FacebookTwitterGoogle+RedditEmail

Don’t be Flattered, Fooled and Flummoxed in Todays’s Election

Let’s face it. Most politicians use the mass media to obfuscate. Voters who don’t do their homework, who don’t study records of the politicians, and who can’t separate the words from the deeds will easily fall into traps laid by wily politicians.

In 2002, Connecticut Governor John Rowland was running for re-election against his Democratic opponent, William Curry. Again and again, the outspent Curry informed the media and the voters about the corruption inside and around the governor’s office. At the time, the governor’s close associates and ex-associates were under investigation by the U.S. attorney. But to the public, Rowland was all smiles, flooding the television stations with self-serving, manipulative images and slogans. He won handily in November. Within weeks, the U.S. attorney’s investigation intensified as they probed the charges Curry had raised about Rowland. Rowland’s approval rating dropped to record lows, and impeachment initiatives and demands for his resignation grew. He was prosecuted, convicted and imprisoned. Unfortunately, enough voters were flattered, fooled, and flummoxed to cost Bill Curry the race.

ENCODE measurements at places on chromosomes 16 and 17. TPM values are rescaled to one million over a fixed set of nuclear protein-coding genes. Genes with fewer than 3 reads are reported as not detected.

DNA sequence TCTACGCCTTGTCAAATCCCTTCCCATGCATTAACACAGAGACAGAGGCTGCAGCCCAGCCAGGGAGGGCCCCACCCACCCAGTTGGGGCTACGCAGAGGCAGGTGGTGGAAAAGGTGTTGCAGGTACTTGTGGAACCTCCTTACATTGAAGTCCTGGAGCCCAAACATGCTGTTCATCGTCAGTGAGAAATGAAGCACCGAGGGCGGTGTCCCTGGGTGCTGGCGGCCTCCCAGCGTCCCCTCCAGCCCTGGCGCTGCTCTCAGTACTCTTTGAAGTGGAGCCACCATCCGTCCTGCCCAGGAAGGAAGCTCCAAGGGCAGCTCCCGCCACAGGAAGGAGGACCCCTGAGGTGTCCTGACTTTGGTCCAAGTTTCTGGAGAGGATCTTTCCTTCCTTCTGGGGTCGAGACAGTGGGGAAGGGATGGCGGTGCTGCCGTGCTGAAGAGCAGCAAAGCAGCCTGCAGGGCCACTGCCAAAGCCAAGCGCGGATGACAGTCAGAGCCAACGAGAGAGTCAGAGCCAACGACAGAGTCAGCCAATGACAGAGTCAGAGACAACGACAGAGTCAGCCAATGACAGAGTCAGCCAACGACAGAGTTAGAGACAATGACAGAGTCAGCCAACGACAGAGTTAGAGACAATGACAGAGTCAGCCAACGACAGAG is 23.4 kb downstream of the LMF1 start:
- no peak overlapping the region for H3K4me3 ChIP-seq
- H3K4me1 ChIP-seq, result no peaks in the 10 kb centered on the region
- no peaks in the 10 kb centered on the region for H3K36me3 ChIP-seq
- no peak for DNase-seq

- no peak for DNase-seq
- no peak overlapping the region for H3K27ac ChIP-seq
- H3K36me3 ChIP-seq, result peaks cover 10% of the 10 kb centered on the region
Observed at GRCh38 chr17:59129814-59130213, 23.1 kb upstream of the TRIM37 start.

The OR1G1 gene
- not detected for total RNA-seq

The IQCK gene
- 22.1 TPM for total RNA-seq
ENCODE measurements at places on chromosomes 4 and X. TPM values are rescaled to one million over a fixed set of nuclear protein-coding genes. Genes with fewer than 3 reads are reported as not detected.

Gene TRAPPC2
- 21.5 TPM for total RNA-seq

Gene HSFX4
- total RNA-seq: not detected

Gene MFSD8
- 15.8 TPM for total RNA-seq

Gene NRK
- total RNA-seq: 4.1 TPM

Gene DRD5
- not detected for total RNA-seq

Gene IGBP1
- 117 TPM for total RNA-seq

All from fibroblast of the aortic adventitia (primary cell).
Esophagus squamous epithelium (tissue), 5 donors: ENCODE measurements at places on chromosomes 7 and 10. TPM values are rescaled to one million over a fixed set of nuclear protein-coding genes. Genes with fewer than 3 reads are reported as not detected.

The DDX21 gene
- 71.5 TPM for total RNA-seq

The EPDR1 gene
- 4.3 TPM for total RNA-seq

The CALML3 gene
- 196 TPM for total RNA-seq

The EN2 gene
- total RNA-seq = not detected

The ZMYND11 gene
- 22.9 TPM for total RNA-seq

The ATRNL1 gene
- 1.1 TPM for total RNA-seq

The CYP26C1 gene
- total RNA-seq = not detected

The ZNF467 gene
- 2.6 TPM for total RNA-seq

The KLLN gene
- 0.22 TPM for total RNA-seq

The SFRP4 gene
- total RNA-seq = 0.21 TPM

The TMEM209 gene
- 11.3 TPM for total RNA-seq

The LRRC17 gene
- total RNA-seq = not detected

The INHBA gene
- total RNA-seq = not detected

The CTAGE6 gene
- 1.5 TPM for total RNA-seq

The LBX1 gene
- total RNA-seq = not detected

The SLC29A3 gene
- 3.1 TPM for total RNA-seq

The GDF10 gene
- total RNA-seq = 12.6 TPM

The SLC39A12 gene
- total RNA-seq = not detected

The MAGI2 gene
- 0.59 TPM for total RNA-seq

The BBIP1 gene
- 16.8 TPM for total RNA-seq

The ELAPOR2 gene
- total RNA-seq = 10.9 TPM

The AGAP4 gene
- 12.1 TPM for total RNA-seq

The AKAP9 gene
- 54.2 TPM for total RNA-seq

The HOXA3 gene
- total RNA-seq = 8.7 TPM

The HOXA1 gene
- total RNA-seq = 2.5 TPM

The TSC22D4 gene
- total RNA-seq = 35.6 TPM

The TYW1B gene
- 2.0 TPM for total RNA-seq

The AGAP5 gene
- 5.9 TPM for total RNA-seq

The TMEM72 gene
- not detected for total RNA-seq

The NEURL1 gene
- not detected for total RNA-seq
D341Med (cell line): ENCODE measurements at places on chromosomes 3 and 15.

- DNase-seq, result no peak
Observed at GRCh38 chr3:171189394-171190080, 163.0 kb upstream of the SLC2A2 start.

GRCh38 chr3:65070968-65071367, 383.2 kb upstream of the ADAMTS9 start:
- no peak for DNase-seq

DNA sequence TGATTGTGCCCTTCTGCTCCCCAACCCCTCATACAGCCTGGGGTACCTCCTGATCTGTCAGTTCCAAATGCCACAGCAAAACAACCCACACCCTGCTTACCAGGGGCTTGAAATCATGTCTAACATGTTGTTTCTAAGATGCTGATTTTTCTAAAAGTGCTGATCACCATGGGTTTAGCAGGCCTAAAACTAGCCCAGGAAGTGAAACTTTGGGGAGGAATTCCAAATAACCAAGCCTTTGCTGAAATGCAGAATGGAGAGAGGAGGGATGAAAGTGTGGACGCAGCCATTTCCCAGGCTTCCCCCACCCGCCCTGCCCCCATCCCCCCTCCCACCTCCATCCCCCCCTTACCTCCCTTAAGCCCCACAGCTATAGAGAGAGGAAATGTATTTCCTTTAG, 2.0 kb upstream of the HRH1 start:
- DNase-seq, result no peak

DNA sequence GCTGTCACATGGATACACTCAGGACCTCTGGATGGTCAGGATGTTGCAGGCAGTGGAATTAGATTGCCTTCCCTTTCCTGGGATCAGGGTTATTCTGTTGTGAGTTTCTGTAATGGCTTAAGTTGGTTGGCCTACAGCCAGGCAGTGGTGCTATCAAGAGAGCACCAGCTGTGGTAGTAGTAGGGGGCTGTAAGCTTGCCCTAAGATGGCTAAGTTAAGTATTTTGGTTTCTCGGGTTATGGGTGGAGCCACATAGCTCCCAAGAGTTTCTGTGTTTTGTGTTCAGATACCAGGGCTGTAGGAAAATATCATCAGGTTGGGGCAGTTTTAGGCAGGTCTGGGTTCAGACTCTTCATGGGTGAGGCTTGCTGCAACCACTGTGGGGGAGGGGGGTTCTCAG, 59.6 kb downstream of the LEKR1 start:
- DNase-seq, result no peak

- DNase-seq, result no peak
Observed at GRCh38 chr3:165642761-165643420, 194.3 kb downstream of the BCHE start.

In 2004 Tom Frank, a Kansas author, wrote: “The poorest county in America isn’t in Appalachia or the Deep South. It is on the Great Plains, a region of struggling ranchers and dying farm towns, and in the election of 2000, George W. Bush carried it by a majority of greater than 75 percent.” Inattentive voters are vulnerable to voting against their own interests. They are vulnerable to voting for politicians who support big business and ignore their interests as farmers, workers, consumers, patients, and small taxpayers. Big Business will not spur change in a political system that gives the fatcats every advantage. Change must come from the voters, and here’s how:

President Donald Trump and the Republicans in Congress are masters at flattering voters and lying about their positions on issues ranging from health care to the minimum wage. Before you vote, rid yourself of all preconceived, hereditary, ideological, and political straitjackets. Use two general yardsticks for candidates for elective office: Are they playing fair and are they doing right?

Stay open-minded. Avoid jumping to conclusions about candidates based solely on their stance on your one or two top issues. Pay attention to where these politicians are on the many other issues that profoundly affect you and your family. If you judge them broadly rather than narrowly, you will increase your influence by increasing your demands and expectation levels for public officials. There are numerous evaluations of their votes, easily available on the Internet.